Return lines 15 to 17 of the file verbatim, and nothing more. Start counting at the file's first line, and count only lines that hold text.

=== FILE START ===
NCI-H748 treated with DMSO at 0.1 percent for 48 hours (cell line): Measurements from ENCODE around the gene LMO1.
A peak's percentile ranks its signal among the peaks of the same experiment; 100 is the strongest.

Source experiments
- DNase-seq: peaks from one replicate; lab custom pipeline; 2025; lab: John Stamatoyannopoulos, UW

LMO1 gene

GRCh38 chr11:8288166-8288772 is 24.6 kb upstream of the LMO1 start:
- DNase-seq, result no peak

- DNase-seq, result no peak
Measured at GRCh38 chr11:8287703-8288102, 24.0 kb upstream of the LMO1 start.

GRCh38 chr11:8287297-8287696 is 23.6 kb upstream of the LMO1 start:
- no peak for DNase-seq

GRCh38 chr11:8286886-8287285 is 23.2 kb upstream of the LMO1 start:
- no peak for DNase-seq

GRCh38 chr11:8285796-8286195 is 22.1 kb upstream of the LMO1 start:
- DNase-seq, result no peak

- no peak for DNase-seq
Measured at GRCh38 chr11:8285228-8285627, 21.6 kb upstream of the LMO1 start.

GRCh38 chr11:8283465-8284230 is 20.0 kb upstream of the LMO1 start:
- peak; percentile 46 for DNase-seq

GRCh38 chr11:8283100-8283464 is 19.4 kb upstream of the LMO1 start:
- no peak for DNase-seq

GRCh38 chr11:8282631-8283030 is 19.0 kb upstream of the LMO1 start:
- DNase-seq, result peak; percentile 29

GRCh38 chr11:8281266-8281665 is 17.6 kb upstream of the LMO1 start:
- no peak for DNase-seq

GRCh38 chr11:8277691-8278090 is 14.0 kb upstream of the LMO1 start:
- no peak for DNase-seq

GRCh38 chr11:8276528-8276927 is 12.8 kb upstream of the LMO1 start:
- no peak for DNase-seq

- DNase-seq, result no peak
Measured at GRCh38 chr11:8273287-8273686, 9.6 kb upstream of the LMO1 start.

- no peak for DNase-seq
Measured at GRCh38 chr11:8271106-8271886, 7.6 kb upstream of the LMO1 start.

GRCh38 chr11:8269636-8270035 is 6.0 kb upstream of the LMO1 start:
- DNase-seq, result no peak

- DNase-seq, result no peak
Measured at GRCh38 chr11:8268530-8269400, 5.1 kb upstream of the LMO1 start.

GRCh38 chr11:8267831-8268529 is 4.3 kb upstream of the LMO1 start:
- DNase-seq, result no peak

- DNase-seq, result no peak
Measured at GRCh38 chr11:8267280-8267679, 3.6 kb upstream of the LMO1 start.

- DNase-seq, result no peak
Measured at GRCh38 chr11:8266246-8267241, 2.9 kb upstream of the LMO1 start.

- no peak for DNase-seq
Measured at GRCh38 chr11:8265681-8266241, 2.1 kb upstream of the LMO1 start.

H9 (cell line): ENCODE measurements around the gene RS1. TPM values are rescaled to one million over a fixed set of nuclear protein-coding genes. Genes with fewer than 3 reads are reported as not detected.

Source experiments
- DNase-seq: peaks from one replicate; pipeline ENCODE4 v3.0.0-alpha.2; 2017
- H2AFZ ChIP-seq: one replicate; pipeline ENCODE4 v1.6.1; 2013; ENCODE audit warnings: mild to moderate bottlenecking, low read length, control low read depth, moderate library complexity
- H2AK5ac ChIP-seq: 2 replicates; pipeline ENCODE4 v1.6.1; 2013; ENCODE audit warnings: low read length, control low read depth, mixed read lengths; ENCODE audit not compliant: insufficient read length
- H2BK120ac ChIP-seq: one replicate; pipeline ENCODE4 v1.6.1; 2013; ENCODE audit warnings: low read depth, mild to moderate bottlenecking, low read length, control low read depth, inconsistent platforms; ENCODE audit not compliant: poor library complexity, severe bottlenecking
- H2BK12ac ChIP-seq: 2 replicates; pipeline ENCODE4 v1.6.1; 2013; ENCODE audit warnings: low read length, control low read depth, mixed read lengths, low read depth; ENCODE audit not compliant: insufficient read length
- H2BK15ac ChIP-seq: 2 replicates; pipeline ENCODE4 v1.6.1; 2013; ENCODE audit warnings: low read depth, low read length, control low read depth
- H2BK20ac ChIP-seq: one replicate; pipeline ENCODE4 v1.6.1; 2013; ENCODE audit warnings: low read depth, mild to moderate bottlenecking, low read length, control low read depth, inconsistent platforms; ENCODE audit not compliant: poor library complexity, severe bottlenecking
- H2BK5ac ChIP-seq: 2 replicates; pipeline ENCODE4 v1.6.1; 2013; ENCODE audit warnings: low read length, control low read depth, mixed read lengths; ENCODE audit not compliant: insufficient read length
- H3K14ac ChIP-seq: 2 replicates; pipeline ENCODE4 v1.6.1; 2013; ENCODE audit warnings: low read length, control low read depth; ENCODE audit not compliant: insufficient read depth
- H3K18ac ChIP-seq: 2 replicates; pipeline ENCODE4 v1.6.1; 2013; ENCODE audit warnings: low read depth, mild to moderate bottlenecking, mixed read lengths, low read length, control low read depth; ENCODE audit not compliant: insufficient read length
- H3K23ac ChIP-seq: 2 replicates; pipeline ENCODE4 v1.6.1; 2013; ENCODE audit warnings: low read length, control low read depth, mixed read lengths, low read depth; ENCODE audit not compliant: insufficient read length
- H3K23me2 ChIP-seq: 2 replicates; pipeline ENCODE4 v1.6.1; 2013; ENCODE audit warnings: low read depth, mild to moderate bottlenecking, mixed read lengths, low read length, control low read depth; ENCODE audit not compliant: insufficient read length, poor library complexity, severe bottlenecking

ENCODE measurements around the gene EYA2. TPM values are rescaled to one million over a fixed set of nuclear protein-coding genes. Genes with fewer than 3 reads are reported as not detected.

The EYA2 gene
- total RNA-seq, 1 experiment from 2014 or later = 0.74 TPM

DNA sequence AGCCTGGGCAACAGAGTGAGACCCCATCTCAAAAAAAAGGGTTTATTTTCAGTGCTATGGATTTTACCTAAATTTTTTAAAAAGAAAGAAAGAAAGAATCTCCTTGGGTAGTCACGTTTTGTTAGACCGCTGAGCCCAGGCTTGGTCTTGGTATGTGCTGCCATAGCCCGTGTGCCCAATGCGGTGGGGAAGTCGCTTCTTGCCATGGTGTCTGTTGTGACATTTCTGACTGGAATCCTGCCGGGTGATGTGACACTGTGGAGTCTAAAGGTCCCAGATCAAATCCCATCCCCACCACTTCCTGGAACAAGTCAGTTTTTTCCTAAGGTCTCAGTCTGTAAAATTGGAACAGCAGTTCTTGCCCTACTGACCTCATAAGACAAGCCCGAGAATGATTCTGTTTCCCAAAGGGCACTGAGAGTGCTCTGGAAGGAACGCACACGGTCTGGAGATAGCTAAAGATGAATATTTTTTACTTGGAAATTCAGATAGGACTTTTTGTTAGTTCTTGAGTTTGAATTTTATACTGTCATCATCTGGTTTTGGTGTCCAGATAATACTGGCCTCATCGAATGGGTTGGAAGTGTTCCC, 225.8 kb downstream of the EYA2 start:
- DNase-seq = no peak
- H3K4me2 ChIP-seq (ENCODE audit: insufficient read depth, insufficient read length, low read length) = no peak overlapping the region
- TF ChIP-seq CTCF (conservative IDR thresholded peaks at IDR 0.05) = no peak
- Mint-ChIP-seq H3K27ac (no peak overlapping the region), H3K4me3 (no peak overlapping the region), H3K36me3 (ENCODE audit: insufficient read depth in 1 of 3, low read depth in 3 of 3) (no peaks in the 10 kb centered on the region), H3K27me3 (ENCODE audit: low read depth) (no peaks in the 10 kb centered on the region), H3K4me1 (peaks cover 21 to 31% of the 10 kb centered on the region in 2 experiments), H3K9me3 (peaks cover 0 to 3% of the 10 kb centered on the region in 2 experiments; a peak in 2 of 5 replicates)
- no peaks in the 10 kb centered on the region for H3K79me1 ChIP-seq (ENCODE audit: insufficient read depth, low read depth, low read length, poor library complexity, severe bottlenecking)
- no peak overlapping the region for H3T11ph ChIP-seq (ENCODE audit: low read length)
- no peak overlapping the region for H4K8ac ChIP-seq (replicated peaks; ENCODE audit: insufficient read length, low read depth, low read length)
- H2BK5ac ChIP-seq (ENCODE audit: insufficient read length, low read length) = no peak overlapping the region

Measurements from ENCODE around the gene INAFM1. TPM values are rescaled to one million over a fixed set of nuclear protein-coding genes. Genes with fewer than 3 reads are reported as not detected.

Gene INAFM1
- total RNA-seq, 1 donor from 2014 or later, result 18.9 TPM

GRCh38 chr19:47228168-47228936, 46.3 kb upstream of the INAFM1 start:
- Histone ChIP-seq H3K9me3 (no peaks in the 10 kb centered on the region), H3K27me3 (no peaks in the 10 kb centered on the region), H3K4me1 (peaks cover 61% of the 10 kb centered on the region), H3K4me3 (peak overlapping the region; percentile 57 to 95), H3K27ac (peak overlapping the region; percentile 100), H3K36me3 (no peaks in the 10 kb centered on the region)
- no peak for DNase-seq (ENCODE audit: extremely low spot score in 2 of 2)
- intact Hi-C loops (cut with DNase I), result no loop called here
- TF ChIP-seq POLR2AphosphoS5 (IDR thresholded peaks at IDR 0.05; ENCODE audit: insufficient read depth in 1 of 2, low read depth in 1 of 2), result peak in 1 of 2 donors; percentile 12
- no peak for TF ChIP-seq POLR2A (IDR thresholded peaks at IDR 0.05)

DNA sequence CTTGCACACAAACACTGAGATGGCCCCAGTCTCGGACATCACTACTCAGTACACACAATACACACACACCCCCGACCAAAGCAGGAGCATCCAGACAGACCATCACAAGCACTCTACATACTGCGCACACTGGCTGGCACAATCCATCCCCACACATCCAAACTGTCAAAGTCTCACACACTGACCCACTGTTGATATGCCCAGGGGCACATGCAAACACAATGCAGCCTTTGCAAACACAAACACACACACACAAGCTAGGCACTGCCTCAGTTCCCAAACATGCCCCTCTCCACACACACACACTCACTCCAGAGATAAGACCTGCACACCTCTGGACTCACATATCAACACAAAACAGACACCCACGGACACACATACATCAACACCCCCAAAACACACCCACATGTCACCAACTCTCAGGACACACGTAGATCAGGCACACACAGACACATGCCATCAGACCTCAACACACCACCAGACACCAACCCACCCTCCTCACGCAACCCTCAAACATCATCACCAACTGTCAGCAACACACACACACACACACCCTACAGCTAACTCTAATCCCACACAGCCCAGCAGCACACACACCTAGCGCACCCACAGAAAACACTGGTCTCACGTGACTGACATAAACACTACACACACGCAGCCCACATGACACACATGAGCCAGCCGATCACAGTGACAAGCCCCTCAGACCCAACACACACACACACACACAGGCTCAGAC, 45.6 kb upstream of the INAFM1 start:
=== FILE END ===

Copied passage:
- DNase-seq, result no peak

- no peak for DNase-seq
Measured at GRCh38 chr11:8285228-8285627, 21.6 kb upstream of the LMO1 start.